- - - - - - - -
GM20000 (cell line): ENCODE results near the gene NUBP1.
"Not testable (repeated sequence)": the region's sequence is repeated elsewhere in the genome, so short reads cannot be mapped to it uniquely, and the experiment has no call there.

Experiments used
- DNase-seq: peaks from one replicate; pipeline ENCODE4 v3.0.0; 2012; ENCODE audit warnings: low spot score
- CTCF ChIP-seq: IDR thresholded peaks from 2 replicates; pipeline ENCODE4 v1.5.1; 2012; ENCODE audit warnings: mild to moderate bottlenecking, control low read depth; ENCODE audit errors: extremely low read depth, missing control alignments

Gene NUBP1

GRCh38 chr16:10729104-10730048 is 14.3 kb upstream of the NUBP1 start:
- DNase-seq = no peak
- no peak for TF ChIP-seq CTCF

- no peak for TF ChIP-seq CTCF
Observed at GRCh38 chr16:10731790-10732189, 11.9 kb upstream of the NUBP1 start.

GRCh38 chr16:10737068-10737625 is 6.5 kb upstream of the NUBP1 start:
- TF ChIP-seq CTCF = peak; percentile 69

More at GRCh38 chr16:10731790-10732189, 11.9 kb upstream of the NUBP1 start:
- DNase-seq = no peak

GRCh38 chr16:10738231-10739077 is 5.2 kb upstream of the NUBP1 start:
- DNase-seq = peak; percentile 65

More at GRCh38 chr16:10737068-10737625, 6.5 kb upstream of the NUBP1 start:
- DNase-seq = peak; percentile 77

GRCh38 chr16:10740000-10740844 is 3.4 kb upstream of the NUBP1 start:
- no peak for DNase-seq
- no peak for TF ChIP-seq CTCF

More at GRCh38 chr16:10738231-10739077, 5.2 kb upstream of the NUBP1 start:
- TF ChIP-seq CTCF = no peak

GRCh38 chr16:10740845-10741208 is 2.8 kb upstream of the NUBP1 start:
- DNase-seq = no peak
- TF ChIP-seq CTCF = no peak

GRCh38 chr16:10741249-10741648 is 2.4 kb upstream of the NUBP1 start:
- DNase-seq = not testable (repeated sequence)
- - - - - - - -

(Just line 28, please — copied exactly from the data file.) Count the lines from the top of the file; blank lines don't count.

GRCh38 chr16:10741249-10741648 is 2.4 kb upstream of the NUBP1 start: